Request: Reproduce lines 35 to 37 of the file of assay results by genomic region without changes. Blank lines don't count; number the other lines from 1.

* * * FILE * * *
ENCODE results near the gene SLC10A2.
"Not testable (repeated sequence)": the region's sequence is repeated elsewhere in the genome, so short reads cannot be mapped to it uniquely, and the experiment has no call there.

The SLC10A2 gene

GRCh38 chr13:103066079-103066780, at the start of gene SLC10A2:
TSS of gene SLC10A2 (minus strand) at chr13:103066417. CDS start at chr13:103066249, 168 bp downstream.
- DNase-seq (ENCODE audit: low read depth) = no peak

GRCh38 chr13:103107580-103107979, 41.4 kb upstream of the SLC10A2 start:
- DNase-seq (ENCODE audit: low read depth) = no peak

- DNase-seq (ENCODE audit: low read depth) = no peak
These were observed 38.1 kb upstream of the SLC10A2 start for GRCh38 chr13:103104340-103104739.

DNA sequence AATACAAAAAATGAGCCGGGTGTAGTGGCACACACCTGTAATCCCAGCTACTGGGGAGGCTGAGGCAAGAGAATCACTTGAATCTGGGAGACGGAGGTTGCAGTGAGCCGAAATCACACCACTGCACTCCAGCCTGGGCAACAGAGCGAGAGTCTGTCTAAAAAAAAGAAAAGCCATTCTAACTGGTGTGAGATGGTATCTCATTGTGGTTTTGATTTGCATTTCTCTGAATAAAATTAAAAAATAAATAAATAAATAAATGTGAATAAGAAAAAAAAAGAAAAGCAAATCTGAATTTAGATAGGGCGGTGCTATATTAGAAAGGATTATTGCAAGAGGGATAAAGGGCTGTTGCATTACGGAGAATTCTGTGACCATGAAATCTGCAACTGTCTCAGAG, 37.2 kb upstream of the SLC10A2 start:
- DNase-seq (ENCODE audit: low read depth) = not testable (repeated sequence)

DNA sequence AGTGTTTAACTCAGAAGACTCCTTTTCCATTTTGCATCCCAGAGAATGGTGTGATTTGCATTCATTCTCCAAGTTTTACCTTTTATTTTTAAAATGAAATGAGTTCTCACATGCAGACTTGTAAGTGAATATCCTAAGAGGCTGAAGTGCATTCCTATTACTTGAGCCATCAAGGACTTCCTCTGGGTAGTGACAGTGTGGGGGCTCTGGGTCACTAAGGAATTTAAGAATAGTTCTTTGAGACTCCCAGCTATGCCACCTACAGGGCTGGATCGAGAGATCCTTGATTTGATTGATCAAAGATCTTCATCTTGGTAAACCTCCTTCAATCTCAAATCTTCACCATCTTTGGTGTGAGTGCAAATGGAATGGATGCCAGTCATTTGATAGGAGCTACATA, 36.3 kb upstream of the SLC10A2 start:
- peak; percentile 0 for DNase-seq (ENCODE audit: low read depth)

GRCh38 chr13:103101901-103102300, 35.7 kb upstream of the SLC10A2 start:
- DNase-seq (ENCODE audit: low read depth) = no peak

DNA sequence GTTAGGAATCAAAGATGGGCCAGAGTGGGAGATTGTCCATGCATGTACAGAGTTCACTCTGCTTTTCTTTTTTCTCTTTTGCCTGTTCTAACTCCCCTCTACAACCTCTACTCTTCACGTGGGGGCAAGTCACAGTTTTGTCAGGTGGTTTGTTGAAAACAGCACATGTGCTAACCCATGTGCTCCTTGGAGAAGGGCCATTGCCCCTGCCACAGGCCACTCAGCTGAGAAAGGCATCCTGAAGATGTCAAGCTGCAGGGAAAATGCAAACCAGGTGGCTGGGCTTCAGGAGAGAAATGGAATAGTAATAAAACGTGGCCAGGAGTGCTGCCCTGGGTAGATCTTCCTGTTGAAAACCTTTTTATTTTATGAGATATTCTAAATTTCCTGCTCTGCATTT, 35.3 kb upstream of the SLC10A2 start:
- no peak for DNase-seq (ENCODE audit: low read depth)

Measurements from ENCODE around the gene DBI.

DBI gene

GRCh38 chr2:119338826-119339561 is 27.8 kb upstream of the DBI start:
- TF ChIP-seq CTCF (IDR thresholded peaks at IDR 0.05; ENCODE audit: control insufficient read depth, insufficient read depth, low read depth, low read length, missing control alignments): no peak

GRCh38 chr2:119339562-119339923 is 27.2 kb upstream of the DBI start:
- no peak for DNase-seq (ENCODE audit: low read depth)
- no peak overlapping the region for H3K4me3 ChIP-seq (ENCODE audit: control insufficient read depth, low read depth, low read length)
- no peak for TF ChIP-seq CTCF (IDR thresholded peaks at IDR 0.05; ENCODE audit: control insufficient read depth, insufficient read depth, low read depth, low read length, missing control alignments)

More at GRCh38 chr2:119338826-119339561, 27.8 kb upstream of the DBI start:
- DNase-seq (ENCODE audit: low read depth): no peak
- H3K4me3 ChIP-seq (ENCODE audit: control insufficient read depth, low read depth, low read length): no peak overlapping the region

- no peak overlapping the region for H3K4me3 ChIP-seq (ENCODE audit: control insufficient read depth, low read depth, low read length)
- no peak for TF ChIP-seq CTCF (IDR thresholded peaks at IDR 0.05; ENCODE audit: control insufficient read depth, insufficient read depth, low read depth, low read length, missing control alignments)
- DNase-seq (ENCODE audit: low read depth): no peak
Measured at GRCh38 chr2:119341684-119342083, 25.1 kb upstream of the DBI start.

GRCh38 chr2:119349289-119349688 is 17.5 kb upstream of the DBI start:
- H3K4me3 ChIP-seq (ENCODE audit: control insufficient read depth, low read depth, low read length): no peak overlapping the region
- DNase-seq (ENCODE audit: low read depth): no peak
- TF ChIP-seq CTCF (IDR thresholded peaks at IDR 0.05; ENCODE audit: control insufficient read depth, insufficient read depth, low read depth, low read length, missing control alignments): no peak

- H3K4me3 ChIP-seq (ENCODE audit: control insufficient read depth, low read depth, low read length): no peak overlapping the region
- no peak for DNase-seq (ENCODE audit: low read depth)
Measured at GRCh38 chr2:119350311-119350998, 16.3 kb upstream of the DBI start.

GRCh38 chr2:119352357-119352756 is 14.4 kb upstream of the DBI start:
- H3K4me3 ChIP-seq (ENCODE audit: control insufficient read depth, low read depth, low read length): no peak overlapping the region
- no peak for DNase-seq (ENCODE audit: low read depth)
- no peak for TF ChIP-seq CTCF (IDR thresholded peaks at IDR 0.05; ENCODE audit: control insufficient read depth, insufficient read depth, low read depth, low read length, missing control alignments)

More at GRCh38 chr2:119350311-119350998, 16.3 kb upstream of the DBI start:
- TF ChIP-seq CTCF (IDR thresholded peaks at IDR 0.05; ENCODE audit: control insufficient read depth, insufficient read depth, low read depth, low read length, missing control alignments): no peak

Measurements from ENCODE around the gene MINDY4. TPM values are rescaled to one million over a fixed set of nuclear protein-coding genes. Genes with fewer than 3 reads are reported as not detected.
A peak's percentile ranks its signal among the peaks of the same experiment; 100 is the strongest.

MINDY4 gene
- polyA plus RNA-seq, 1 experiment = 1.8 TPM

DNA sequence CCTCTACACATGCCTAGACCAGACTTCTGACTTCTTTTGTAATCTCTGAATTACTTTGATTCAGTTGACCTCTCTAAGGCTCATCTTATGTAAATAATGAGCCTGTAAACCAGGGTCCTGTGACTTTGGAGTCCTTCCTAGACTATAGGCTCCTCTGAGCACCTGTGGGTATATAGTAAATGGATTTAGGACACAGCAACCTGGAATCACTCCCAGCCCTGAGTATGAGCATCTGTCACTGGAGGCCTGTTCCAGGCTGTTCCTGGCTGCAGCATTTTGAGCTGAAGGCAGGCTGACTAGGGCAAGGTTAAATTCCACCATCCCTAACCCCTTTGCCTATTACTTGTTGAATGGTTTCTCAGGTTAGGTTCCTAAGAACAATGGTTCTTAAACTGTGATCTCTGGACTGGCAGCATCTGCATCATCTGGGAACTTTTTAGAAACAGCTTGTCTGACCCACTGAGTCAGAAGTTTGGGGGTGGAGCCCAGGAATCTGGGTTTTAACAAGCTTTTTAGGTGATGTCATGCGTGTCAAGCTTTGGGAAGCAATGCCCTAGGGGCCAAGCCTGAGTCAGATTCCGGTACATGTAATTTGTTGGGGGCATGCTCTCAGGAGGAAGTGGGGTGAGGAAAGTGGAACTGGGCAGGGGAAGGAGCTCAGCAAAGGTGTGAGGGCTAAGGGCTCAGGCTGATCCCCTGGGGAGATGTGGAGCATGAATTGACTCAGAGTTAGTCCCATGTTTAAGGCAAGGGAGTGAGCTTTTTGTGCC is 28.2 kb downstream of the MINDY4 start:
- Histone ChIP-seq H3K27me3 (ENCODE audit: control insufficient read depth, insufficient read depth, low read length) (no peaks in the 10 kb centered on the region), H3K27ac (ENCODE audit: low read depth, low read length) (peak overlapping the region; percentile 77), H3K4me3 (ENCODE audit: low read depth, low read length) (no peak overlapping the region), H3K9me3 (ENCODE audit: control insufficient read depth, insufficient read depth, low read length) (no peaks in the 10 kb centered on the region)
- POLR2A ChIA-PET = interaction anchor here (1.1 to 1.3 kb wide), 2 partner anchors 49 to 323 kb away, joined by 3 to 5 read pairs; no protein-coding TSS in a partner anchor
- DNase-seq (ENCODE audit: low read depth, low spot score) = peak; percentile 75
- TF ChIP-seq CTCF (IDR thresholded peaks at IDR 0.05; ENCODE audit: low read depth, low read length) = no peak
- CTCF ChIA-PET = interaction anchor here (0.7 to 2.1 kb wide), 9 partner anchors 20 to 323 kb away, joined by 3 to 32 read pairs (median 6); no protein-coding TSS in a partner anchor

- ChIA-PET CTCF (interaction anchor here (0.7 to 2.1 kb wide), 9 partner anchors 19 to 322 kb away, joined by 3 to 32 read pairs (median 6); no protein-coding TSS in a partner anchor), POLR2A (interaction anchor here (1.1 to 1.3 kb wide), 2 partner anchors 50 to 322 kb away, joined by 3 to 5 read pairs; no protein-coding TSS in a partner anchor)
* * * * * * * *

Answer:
- H3K4me3 ChIP-seq (ENCODE audit: control insufficient read depth, low read depth, low read length): no peak overlapping the region
- DNase-seq (ENCODE audit: low read depth): no peak
- TF ChIP-seq CTCF (IDR thresholded peaks at IDR 0.05; ENCODE audit: control insufficient read depth, insufficient read depth, low read depth, low read length, missing control alignments): no peak